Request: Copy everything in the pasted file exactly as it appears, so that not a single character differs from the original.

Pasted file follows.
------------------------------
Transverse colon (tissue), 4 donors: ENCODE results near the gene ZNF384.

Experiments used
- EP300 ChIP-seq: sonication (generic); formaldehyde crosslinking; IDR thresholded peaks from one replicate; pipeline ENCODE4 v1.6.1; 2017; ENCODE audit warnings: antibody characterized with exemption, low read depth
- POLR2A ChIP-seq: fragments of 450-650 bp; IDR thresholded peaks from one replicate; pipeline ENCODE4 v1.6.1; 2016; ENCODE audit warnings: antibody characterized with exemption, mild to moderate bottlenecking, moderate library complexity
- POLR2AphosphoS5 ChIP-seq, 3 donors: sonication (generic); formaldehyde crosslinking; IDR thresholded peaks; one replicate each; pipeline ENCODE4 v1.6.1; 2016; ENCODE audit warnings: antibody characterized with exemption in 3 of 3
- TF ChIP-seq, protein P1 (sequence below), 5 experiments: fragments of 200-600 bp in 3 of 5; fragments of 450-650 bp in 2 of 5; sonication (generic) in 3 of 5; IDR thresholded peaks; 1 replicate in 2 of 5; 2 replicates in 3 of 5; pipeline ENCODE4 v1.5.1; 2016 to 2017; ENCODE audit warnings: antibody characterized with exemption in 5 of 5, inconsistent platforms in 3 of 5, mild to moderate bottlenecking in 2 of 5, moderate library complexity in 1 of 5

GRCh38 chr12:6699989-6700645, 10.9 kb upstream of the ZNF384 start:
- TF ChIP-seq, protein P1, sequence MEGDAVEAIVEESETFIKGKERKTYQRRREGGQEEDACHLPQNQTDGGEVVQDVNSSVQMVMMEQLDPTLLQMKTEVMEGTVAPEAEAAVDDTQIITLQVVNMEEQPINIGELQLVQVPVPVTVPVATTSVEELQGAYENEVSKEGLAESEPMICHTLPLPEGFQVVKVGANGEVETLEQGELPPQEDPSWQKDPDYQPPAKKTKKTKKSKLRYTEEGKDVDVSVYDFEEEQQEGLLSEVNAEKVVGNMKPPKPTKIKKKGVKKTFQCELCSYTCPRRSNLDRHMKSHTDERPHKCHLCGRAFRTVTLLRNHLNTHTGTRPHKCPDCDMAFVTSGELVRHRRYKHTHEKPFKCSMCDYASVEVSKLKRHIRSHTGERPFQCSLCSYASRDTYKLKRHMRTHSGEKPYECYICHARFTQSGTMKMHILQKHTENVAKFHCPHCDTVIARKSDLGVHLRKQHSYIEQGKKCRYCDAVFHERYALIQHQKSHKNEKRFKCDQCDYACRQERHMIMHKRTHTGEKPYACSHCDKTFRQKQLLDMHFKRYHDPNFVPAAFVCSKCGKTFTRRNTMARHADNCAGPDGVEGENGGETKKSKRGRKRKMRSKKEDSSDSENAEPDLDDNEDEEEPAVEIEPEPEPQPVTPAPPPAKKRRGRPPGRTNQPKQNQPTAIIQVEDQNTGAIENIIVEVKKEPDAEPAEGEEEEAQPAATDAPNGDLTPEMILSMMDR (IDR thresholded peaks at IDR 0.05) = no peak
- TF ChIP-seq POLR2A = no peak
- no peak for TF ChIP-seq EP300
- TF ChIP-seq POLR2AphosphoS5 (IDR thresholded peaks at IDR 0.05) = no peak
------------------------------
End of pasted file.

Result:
Transverse colon (tissue), 4 donors: ENCODE results near the gene ZNF384.

Experiments used
- EP300 ChIP-seq: sonication (generic); formaldehyde crosslinking; IDR thresholded peaks from one replicate; pipeline ENCODE4 v1.6.1; 2017; ENCODE audit warnings: antibody characterized with exemption, low read depth
- POLR2A ChIP-seq: fragments of 450-650 bp; IDR thresholded peaks from one replicate; pipeline ENCODE4 v1.6.1; 2016; ENCODE audit warnings: antibody characterized with exemption, mild to moderate bottlenecking, moderate library complexity
- POLR2AphosphoS5 ChIP-seq, 3 donors: sonication (generic); formaldehyde crosslinking; IDR thresholded peaks; one replicate each; pipeline ENCODE4 v1.6.1; 2016; ENCODE audit warnings: antibody characterized with exemption in 3 of 3
- TF ChIP-seq, protein P1 (sequence below), 5 experiments: fragments of 200-600 bp in 3 of 5; fragments of 450-650 bp in 2 of 5; sonication (generic) in 3 of 5; IDR thresholded peaks; 1 replicate in 2 of 5; 2 replicates in 3 of 5; pipeline ENCODE4 v1.5.1; 2016 to 2017; ENCODE audit warnings: antibody characterized with exemption in 5 of 5, inconsistent platforms in 3 of 5, mild to moderate bottlenecking in 2 of 5, moderate library complexity in 1 of 5

GRCh38 chr12:6699989-6700645, 10.9 kb upstream of the ZNF384 start:
- TF ChIP-seq, protein P1, sequence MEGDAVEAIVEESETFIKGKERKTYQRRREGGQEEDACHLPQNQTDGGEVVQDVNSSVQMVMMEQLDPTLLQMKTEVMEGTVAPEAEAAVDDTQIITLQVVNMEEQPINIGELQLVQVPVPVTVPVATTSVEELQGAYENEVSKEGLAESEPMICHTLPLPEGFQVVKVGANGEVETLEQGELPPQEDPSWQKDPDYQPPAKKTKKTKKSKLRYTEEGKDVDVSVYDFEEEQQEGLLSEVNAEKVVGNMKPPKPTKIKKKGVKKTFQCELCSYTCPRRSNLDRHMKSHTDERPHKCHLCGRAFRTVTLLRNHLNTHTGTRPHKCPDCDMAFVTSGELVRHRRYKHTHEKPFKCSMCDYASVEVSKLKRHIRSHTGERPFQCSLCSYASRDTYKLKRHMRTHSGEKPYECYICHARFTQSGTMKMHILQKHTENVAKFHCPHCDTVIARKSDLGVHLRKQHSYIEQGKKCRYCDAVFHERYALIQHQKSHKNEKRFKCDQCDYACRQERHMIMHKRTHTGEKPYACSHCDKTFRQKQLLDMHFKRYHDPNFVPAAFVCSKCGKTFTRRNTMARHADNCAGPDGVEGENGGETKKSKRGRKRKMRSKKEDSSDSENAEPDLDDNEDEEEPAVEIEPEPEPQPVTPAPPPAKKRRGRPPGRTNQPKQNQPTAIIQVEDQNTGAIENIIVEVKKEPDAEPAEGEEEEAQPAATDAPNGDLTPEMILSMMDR (IDR thresholded peaks at IDR 0.05) = no peak
- TF ChIP-seq POLR2A = no peak
- no peak for TF ChIP-seq EP300
- TF ChIP-seq POLR2AphosphoS5 (IDR thresholded peaks at IDR 0.05) = no peak